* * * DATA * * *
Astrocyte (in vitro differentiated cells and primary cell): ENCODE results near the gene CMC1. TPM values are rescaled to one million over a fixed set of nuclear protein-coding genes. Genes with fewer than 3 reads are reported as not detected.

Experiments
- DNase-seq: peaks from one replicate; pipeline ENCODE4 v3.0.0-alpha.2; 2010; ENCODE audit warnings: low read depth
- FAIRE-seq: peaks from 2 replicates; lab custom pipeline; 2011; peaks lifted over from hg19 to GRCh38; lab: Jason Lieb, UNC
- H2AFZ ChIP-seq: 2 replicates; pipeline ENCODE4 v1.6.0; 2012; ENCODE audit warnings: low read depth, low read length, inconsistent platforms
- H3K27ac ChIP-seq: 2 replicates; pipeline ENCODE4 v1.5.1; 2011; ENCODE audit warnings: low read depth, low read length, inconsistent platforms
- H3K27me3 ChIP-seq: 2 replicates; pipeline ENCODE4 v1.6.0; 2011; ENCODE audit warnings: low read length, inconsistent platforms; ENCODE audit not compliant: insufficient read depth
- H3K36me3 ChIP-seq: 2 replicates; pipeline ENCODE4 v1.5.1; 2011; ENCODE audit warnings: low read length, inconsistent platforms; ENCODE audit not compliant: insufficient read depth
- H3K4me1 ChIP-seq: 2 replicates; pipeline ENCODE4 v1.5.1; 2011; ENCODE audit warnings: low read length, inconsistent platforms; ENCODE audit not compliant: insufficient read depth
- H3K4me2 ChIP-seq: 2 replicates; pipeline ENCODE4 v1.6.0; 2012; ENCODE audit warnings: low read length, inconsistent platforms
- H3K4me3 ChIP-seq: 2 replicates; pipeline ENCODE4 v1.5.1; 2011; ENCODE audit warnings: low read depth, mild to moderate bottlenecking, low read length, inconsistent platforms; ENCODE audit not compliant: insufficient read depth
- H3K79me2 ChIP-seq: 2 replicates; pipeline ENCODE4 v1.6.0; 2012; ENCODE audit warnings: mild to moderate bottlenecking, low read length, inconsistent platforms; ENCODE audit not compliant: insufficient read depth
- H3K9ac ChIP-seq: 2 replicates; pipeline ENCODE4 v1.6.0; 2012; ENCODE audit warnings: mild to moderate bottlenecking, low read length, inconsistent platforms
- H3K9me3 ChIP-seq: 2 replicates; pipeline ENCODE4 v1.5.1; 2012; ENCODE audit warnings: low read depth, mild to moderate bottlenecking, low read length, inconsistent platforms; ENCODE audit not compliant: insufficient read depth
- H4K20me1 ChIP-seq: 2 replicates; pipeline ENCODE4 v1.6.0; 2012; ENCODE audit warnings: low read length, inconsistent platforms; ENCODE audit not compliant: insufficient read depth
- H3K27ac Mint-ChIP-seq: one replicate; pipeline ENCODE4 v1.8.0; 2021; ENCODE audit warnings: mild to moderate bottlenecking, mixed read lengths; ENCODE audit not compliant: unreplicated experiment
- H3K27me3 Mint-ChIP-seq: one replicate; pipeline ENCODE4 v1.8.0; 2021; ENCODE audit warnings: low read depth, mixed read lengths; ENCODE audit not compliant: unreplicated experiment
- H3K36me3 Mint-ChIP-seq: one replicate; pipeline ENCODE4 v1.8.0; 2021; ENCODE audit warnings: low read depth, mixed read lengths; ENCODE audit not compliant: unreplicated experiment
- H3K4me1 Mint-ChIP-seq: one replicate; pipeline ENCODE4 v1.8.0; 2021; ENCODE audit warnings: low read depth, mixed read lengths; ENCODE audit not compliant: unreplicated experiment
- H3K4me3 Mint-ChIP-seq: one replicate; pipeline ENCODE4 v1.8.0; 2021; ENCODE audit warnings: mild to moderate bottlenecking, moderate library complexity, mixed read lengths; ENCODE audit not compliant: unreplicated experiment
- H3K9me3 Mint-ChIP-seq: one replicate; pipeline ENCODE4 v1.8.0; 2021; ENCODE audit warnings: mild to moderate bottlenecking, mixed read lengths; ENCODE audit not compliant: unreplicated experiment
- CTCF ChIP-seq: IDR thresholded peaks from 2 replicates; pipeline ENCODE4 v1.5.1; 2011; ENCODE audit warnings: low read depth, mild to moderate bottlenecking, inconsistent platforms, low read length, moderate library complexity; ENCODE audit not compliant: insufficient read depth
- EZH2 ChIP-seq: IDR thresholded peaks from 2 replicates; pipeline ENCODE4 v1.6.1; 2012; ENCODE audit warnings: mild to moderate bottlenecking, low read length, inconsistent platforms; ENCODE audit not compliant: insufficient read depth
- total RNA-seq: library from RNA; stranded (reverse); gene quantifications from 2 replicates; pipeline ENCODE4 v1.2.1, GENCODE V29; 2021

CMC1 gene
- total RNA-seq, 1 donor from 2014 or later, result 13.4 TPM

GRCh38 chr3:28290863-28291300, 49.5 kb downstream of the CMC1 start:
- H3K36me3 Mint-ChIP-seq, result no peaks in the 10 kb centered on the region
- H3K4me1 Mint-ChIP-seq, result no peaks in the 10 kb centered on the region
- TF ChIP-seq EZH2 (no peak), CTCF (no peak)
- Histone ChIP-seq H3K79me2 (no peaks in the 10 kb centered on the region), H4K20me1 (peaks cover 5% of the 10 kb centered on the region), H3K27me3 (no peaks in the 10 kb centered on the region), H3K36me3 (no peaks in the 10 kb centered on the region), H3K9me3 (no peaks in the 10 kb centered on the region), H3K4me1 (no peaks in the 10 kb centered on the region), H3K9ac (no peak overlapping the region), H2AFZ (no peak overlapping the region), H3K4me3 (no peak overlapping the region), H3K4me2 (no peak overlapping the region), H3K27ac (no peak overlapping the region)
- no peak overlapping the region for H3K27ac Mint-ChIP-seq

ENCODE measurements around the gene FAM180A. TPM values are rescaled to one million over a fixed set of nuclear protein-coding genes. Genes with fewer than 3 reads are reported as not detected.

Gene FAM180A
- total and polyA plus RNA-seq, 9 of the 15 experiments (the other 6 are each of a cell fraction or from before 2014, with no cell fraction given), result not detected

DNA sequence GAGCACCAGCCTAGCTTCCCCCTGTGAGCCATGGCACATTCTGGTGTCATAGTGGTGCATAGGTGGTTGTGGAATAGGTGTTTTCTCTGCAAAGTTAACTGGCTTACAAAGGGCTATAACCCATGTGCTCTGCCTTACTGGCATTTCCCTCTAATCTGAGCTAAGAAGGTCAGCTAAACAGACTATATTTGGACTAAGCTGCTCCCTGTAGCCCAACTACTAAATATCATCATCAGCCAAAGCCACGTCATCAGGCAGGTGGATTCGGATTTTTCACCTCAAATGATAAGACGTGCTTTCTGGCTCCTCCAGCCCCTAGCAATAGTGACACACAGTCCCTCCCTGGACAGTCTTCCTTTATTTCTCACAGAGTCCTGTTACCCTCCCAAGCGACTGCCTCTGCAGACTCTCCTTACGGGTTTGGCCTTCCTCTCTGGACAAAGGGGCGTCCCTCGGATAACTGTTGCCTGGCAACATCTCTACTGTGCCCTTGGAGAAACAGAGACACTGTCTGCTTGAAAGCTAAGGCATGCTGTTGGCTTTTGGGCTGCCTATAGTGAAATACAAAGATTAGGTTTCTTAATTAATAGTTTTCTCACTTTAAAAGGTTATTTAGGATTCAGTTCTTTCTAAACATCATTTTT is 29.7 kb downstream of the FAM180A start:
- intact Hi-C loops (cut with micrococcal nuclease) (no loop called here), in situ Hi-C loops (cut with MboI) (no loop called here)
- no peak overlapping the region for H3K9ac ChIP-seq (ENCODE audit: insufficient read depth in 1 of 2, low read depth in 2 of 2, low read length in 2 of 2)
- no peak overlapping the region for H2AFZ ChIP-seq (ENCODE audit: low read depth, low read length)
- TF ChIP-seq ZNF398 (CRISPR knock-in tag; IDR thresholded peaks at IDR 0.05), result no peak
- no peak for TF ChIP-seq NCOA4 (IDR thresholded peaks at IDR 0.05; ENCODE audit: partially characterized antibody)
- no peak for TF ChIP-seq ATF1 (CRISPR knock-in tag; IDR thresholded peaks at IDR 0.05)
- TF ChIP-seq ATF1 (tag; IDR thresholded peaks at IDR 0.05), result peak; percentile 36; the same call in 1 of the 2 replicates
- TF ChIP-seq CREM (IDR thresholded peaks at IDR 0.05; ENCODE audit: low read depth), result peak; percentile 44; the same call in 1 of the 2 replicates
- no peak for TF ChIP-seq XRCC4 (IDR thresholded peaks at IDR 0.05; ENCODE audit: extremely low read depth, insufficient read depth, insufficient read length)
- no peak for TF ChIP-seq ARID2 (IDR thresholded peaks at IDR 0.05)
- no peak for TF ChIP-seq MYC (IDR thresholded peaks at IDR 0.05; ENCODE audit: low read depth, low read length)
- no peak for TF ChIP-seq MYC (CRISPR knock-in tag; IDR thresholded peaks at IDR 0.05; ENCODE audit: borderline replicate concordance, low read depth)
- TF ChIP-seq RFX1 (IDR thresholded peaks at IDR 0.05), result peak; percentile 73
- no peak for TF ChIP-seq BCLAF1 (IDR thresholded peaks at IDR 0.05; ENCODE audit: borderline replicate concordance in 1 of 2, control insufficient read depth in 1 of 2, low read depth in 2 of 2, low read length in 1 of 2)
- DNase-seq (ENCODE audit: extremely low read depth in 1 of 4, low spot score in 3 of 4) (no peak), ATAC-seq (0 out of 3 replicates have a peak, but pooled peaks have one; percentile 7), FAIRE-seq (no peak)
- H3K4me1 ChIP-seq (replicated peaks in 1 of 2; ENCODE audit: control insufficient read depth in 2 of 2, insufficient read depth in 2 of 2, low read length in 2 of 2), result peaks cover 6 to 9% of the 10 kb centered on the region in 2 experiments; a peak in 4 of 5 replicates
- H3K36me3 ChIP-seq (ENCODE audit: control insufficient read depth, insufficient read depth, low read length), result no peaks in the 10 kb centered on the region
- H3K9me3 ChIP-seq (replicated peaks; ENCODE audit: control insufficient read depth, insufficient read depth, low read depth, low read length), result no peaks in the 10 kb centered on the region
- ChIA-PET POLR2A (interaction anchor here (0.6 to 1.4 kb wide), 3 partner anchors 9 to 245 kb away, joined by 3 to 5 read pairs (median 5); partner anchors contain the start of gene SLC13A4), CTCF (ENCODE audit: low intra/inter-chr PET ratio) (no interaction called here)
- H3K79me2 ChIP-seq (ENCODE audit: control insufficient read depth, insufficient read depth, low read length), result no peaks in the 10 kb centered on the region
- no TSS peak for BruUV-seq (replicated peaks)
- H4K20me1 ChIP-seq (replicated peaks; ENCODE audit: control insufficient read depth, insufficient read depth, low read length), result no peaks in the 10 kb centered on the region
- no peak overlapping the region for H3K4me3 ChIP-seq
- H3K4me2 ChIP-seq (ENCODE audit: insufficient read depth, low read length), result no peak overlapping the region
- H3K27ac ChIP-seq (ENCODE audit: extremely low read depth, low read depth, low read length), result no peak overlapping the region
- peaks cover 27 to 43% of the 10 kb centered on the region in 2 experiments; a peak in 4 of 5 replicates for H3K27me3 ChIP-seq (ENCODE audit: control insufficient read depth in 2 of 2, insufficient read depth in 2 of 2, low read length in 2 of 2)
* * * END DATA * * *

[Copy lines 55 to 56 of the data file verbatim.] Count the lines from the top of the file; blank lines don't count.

- ChIA-PET POLR2A (interaction anchor here (0.6 to 1.4 kb wide), 3 partner anchors 9 to 245 kb away, joined by 3 to 5 read pairs (median 5); partner anchors contain the start of gene SLC13A4), CTCF (ENCODE audit: low intra/inter-chr PET ratio) (no interaction called here)
- H3K79me2 ChIP-seq (ENCODE audit: control insufficient read depth, insufficient read depth, low read length), result no peaks in the 10 kb centered on the region